Hunger Games 2 Catching FireBREAKING… Lionsgate executives and reps around Gary Ross for weeks have expressed confidence that The Hunger Games director would helm the second installment of the book trilogy, Catching Fire. They expected the deal to go down right after Easter weekend. And they even went so far as to privately deny an Internet report that Ross had told the studio at the start of last week that he would not helm the sequel because he didn’t want to repeat himself. Instead, as a Lionsgate exec now tells me, “I am in shock.” Ross lobbied hard to get The Hunger Games and turned it into the biggest hit of his directing career. (Before that, he developed several serious historical dramatic projects under his deal at Universal that didn’t get off the ground.) Staying for a sure-fire hit and a sequel that audiences actually want to see made a lot of sense for Ross, particularly given how active he’d been already on Catching Fire. He and The Hunger Games trilogy author Suzanne Collins had been working on this sequel since last November. They drafted Slumdog Millionaire screenwriter Simon Beaufoy when The Hunger Games post-production schedule became too arduous for Ross to carry through with a plan to write the sequel outline and then pen the script with Collins. As for the notion that Ross would simply toss away the opportunity to direct Catching Fire because of a salary squabble, the logic seems flawed. The Seabiscuit director knows the benefit of riding a winner and not switching horses midstream. I understand the negotiations were handled by Lionsgate toppers Jon Feltheimer, Michael Burns, and movie chief Rob Friedman, newly arrived from Summit. That studio also changed up directors after its massive hit Twilight debuted — and the franchise not only wasn’t hurt but thrived at the box office. So let the speculation begin about Ross’s replacement. Here is the statement by Gary Ross just released by the studio:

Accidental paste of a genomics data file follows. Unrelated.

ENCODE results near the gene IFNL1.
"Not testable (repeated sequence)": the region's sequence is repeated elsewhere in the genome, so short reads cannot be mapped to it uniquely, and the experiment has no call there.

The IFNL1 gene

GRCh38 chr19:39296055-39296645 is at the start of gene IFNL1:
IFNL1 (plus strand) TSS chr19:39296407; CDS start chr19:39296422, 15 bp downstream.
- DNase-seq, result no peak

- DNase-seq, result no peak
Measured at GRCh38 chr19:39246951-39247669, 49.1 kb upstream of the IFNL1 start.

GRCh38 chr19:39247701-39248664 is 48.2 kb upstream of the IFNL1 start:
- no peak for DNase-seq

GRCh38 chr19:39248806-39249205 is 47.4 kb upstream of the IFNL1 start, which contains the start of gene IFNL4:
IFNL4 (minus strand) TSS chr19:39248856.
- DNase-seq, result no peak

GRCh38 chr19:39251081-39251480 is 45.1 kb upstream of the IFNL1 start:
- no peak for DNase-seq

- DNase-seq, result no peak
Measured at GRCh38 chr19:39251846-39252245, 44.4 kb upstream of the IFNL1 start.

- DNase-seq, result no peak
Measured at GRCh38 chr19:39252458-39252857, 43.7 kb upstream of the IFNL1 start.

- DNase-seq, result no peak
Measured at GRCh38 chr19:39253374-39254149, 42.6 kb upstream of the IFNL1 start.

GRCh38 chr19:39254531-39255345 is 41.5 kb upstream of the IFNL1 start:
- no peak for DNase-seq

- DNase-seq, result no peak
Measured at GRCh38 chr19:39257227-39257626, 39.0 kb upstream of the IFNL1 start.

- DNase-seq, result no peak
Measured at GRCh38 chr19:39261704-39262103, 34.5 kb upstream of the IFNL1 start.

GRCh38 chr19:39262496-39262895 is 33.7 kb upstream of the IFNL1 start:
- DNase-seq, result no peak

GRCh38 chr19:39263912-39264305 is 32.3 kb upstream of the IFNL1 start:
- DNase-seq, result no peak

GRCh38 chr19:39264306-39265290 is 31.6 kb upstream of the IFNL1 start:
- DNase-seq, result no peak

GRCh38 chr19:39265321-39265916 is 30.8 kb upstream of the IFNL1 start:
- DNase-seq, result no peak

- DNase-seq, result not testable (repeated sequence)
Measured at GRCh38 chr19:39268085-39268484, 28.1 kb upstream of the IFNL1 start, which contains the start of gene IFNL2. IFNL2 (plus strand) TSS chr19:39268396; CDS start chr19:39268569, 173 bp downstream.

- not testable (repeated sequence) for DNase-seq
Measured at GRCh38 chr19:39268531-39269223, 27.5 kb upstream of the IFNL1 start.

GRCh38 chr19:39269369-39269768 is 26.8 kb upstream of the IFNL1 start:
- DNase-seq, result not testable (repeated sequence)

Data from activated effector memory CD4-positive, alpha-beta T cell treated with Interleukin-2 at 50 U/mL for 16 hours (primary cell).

Hunger Games Gary RossDespite recent speculation in the media, and after difficult but sincere consideration, I have decided not to direct Catching Fire. As a writer and a director, I simply don’t have the time I need to write and prep the movie I would have wanted to make because of the fixed and tight production schedule.

I loved making The Hunger Games – it was the happiest experience of my professional life. Lionsgate was supportive of me in a manner that few directors ever experience in a franchise: they empowered me to make the film I wanted to make and backed the movie in a way that requires no explanation beyond the remarkable results. And contrary to what has been reported, negotiations with Lionsgate have not been problematic. They have also been very understanding of me through this difficult decision.

I also cannot say enough about the people I worked with: Producer Nina Jacobson, a great collaborator and a true friend; the brilliant Suzanne Collins, who entrusted us with her most amazing and important story; the gifted and remarkable Jennifer Lawrence whose performance exceeded my wildest expectations, and the rest of the incredible cast, whom I am proud to call my friends.

To the fans I want to say thank you for your support your faith, your enthusiasm and your trust. Hard as this may be to understand I am trying to keep that trust with you. Thank you all. It’s been a wonderful experience.

Here is Lionsgate’s statement:

We’re very sorry that Gary Ross has chosen not to direct Catching Fire. We were really looking forward to making the movie with him. He did an incredible job on the first film and we are grateful for his work. This will not be the end of our relationship, as we consider Ross to be part of the Lionsgate family and look forward to working with him in the future.

Editor-in-Chief Nikki Finke - tip her here.

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